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Personal Stories of Dissociation

Dissociative Identity Disorder:

"I was diagnosed with DID-nos 7 years ago after many years of confusion about my life. I am 44 now, and only wish I would have gotten help for my problems sooner. My symptoms were not so severe that I was not able to hide them, except from my husband who was the person that demanded I finally see a psychologist. I "lost time" which is the symptom you read so much about, but I also had other symptoms like reading letters an alter had written to people close to me and not understanding it or remembering writing it. I was told all the time about conversations I had with other people that I did not remember. Well, I almost remembered them. They seemed vaguely familiar to me, more like I had overheard them a year before. I was clever at pretending to know what everyone was talking about. I learned ways of picking up on cues from other people to make it seem like I was aware of everything that was going on. And when that did not work I just claimed to be "spacey" and blamed it on my blonde hair. I have been in therapy almost continuously for over 6 years, and I take antidepressants and Klonopin which helps me with anxiety."
-- Melissa W.

"I was sexually abused from the age of 3 until I was 11. This caused my personality to split into at least 6 different other people. Most people do not believe I have multiple personalities, and sometimes I don't believe it myself. My other personalities are all female except for one that is named Greg. We call ourselves "The Camp" and have learned how to exist together peacefully. Therapy has been a lifesaver teaching us new skills on how to function and schedule our time. I can't speak to two of the others, but they speak in therapy and to the others in The Camp. I spent most of my life thinking I was crazy and wanting to die. Now I understand, and I most of the time I even feel blessed. There are times when sharing a body with 6 other people is almost painful and at those times I feel lucky to have such a great therapist.
-- G.L. (25 yrs old)

"I'm 35 years old and have Dissociative Disorder Not Otherwise Specified and Post Traumatic Stress Disorder. It's been over a year since I've been - finally - properly diagnosed. Right now in my healing I'm at a place where I am aware of my anxiety and dissociation. The only way to deal with this is to negotiate with my states to tell them there is nothing to worry about. They are in constant fear. Or anger. This is very painful and frustrating. There is very little joy. And I feel very lonely. There are no support groups for me to call and I have no social support except for my husband and therapist. I have no friends, just a few acquaintances who I keep at a distance. I isolate constantly. And I'm not very good at the negotiation right now. I'm still very new at it. My other parts don't listen to my observer self. I try to tell them there is nothing to be afraid of, and they just keep on being obsessive about the fear - or anger. I have an excellent therapist who is helping me. I'm very grateful for her help. I know that the more I practice at this the better I will get. It just sucks that I have to do this!!!!! I'm angry that I have to deal with this. I didn't ask for this. And because no one can "see" mental illness - well - I look alright? So what's the problem?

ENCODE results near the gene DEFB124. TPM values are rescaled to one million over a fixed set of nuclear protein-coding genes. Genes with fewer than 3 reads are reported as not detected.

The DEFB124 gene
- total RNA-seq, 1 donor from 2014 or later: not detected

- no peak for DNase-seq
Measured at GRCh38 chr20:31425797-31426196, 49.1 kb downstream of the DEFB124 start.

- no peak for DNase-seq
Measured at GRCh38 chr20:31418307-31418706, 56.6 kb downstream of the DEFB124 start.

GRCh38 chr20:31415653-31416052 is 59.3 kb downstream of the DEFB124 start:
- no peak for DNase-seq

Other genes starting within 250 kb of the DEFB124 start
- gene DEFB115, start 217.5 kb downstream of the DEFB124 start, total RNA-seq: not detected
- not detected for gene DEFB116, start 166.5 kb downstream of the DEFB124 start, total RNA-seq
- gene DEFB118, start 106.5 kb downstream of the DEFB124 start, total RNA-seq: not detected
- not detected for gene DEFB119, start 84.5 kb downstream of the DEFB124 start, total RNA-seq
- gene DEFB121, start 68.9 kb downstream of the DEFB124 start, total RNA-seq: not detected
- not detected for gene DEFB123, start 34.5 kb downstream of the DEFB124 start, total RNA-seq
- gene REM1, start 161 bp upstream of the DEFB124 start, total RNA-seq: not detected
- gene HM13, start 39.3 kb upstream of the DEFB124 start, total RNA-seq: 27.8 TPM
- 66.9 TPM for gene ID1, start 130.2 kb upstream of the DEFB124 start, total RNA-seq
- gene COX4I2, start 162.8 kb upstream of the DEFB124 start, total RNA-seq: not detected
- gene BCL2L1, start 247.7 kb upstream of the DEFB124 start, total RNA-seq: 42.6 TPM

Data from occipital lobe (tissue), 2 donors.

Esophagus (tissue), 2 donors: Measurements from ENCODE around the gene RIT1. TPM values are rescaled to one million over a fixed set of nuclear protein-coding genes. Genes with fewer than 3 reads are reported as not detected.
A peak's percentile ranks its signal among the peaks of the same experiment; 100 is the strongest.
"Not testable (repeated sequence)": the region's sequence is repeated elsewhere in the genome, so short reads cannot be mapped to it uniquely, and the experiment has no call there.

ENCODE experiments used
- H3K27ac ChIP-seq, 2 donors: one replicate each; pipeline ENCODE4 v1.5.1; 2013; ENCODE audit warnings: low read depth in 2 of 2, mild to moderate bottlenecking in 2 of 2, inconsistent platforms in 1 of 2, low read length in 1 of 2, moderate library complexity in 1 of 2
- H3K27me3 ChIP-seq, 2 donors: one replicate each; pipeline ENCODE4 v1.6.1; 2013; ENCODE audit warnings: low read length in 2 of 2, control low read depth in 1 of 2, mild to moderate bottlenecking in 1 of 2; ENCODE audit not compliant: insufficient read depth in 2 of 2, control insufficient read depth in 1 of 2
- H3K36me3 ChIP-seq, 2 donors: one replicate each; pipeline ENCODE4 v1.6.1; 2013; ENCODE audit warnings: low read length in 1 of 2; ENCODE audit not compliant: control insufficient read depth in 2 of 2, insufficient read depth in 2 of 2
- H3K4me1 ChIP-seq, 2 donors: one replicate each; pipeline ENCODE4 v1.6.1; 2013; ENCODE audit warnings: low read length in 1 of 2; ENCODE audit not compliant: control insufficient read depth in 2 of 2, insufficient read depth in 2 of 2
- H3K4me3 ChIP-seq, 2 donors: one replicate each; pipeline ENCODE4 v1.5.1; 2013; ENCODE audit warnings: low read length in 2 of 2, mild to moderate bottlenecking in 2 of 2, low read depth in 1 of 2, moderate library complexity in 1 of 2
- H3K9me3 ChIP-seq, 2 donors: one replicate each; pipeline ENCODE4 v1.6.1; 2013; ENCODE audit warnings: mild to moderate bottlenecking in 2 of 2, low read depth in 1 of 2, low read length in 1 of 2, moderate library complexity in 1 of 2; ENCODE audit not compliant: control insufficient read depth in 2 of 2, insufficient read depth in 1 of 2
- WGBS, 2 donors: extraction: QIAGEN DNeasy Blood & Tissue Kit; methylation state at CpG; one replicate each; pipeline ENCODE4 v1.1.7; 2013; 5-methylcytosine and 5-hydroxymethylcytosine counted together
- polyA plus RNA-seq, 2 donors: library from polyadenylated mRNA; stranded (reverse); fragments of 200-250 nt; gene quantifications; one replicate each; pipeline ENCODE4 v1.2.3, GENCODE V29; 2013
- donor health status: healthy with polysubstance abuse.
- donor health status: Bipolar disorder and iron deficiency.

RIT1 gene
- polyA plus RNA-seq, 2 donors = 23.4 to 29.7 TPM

And I can't work because I've bottomed out in this area. I have experience, I just can't remember it - it's like a dream. I have education, I just can't remember it to - it's like a dream. Very few in number picture frame moments of memory that are suppose to be 20 years of work experience and schooling - my life!!!!! I've slowly downgraded myself over the years from management positions to working many different humiliating stupid minimum wage jogs. I just can't do minimum wage jogs any more. I just can't!!!!!

It's like the last 20 years of my life don't count - these years are a dream. A far away dream that's not real. How can I believe in something about me when it doesn't seem real?

And now that I'm starting to feel, not dissociate at every moment, and step into my healing process working through blocks, I'm grieving the life I've lost - my right to have a choice - about careers, relationships, identity, values, etc..... It's like I just woken up to see what my life is. How in the past I've mimicked others to survive and just sailed through my life up to now like a dream.